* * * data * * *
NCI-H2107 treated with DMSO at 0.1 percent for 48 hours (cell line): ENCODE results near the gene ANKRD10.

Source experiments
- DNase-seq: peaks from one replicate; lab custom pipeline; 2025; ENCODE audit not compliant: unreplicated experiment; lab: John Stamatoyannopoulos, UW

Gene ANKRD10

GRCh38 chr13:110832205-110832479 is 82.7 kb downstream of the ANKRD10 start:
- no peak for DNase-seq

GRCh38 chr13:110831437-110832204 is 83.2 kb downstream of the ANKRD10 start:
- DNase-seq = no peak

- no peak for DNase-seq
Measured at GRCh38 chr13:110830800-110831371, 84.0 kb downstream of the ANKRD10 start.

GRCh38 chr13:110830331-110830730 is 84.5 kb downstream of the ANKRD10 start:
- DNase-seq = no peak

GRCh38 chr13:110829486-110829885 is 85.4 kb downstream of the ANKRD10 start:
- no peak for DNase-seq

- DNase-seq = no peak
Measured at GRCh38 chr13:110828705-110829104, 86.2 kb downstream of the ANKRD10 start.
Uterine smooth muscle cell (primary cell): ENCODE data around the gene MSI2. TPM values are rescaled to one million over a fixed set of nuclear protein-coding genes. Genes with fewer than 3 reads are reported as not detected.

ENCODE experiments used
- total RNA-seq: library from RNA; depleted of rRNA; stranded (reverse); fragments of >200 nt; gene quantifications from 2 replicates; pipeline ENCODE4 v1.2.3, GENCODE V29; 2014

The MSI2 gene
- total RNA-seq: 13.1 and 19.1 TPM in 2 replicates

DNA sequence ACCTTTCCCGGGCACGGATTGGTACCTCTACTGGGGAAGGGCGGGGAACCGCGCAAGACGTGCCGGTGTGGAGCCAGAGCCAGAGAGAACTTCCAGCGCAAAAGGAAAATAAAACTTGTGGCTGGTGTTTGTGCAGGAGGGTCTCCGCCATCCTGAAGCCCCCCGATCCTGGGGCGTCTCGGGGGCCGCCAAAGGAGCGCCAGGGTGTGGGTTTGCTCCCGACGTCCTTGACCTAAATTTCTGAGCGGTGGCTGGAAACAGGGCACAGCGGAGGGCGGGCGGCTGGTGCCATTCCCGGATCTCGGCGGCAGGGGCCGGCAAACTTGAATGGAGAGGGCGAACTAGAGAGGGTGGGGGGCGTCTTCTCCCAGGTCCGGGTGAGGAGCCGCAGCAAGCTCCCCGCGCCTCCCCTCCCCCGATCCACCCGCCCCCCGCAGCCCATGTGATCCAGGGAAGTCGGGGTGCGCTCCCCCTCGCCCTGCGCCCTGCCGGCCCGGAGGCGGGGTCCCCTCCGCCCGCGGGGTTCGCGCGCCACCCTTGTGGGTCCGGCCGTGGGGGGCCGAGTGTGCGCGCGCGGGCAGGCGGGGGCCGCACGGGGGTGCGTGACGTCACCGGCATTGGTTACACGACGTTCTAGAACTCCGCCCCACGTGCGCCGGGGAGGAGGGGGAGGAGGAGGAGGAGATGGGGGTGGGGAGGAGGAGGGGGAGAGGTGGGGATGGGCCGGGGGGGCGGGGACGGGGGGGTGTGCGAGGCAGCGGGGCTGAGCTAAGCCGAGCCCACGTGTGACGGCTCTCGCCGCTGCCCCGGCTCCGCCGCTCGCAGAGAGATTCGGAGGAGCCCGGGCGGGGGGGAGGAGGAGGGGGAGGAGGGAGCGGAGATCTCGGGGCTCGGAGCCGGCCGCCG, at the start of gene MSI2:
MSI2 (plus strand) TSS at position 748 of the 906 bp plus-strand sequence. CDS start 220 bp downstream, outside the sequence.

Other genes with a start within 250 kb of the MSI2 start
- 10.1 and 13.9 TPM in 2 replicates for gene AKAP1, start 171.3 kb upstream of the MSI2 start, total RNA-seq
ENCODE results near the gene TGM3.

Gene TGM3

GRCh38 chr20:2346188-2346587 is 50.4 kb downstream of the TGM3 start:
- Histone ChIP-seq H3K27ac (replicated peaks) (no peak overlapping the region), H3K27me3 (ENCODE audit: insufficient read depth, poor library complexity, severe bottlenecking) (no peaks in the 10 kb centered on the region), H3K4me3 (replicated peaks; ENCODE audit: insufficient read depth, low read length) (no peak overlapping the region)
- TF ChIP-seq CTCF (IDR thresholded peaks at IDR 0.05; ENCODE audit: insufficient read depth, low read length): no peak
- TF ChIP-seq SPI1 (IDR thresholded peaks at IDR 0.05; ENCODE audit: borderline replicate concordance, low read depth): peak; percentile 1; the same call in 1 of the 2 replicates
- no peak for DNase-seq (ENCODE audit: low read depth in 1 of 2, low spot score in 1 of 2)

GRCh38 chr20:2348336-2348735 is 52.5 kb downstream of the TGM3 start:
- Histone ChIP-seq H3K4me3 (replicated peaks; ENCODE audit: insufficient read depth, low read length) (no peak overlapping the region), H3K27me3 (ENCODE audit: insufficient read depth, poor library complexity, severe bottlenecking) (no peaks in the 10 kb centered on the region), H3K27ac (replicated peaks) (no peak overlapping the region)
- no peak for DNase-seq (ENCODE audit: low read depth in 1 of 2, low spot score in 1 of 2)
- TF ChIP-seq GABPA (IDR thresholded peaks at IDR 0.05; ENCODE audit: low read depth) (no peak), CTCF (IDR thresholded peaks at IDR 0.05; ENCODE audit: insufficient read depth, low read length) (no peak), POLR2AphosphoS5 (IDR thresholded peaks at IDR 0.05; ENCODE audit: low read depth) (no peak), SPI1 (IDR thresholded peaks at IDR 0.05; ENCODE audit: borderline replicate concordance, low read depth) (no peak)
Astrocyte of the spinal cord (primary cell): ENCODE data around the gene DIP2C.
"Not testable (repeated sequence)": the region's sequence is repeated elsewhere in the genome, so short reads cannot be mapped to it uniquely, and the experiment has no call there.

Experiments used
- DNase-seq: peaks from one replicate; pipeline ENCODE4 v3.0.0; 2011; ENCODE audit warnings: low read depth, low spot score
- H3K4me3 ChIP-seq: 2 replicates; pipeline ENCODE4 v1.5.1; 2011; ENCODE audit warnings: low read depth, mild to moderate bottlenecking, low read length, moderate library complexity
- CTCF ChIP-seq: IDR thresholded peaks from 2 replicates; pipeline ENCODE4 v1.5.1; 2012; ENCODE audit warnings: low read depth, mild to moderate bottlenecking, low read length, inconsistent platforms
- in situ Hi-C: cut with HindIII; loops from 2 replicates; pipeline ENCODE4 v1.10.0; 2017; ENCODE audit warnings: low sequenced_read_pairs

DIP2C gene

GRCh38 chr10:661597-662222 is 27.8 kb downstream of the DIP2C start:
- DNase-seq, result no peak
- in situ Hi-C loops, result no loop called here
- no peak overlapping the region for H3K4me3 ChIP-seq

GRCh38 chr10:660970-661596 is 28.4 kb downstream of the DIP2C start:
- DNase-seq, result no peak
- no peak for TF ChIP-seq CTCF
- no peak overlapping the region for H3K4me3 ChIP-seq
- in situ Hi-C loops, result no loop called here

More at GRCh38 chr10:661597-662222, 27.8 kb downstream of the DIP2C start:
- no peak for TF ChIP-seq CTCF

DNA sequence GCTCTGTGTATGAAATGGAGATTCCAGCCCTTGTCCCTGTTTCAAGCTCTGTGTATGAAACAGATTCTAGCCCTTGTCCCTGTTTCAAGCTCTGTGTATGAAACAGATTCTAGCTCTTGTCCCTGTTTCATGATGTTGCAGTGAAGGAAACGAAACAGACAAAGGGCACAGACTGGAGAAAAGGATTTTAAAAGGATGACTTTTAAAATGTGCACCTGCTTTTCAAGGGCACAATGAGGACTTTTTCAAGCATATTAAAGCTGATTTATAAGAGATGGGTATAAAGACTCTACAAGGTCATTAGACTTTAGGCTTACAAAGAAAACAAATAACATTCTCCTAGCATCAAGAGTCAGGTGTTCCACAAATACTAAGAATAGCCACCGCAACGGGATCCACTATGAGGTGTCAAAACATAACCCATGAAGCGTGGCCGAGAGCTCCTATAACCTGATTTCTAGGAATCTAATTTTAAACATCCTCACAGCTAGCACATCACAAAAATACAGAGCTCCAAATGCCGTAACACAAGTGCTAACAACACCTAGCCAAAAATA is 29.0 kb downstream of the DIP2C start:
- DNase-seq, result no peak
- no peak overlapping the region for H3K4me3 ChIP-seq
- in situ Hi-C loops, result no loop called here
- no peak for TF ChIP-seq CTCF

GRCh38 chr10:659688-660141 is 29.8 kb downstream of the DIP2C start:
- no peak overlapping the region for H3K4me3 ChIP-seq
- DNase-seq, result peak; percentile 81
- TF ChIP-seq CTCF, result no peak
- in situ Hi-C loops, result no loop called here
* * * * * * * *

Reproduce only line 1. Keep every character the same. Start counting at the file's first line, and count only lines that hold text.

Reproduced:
NCI-H2107 treated with DMSO at 0.1 percent for 48 hours (cell line): ENCODE results near the gene ANKRD10.